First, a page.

Corporate windings-up

Where s. 13(21.2) has applied to suspend a terminal loss of a subsidiary and it is then wound-up into its corporate parent as described in s. 88(1), the parent will be deemed (by ss. 88(1)(e.2) and 87(2)(g.3)) to be a continuation of the subsidiary so that the deemed depreciable property of the subsidiary will be deemed to continue to be held by the parent until the occurrence of a release event (2003 APFF Round Table Q. 14 2003-003009).

Where a transferor is a corporation which is wound-up otherwise than under s. 88(1), there will be a release event at the time of the commencement of the winding-up (the fifth release event listed above) rather than when that corporation ceases to be affiliated with the subsequent owner when its existence is terminated on filing of articles of dissolution or the corporate equivalent (which would engage the first release event listed above). CRA likely would consider the winding-up to commence when any formal positive corporate step is taken to that end, e.g., passing a shareholder's resolution authorizing the commencement of voluntary dissolution proceedings (IT-126R2, para. 2).

Preservation of accrued recapture

The capital cost of the (actual) property to the subsequent owner for purposes of the CCA/recapture of depreciation rules is deemed to be its capital cost to the transferor; and the difference between this capital cost and the fair market value of the property at the time of the disposition is deemed to have been deducted as CCA, so that (leaving aside complications where not all the depreciable property of a class was disposed of) the initial undepreciated capital cost of the property to the subsequent owner is equal to its fair market value at the time of disposition: s. 13(21.2)(e)(iv).

Administrative Policy

2 April 2015 External T.I. 2015-0571501E5 F - Perte sur certains transferts

CCA claims made on hypothetical property while partnership is deemed to exist by s. 13(21.2)(f)

A partnership transferred a depreciable property to an affiliated person for proceeds less than its undepreciated capital cost, and then ceased to exist. Can the partnership claim capital cost allowance on the depreciable property it was deemed to hold under s. 13(21.2)(e)(iii)? After noting that the hypothetical property arising under s. 13(21.2)(e)(iii) "is used by the transferor for the purpose of earning income," CRA stated:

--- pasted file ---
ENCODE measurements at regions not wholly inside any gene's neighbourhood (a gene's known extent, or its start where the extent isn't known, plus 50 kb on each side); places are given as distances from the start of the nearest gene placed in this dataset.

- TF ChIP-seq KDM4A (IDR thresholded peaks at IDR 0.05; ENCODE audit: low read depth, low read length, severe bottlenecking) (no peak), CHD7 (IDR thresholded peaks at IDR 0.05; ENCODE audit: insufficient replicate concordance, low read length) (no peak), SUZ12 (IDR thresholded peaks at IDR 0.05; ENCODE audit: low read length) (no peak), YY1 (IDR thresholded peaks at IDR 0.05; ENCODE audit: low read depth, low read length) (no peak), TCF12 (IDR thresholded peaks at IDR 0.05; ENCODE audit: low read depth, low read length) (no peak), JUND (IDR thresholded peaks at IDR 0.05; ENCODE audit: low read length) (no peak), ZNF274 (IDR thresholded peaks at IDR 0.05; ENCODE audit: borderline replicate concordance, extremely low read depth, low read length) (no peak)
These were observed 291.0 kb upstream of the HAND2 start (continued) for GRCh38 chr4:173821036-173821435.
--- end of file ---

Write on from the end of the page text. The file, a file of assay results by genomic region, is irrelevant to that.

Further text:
[I]f the partnership ceased to exist before the 30th day following the disposition…subsection 13(21.2) would simply not apply. However, if the partnership ceased to exist after the 30th day after the disposition, it would be deemed [by s. 13(21.2)(f)] to not cease to exist until the time immediately after the first to occur of the times specified in clauses (e)(iii)(A) to (E). Such partnership has a hypothetical property of a class of depreciable property and, during the period of its deemed existence under the terms of paragraph 13(21.2)(f), it could claim CCA on the property and its deemed partners could receive their share of its income taking into account such CCA.

11 March 2013 External T.I. 2012-469231E5 F -

A number of depreciable properties in the same class are transferred to an affiliated person, so that s. 13(21.2)(e)(iii) deems the transferor to own notional depreciable property. The transferor will not recognize a terminal loss in respect of such notional property until, at the end of a taxation year, all such notional properties are deemed to cease to be owned by it in accordance with the release events in s. 13(21.1)(e)(iii).

In an alternative situation, the depreciable properties of the same class are disposed of to two different transferees, only one of whom is affiliated. CRA was queried as to whether the Act permitted a choice as to the order in which the properties were disposed of, in order that a terminal loss could be realized as a result of the last property being considered to be disposed of to the unaffiliated person.

CRA noted that the order of disposition affected the calculation in s. 13(21.2)(b)(ii), and that if the dispositions were simultaneous as a factual matter, s. 13(21.2)(e)(ii) provided that the order of disposition could be designated. CRA then noted that the disposition of the properties last to the unaffiliated person generally would not give rise to a terminal loss, as the notional property arising under s. 13(21.2)(e)(iii) on the disposition to the affiliated person would belong to the same class (TaxInterpretations translation):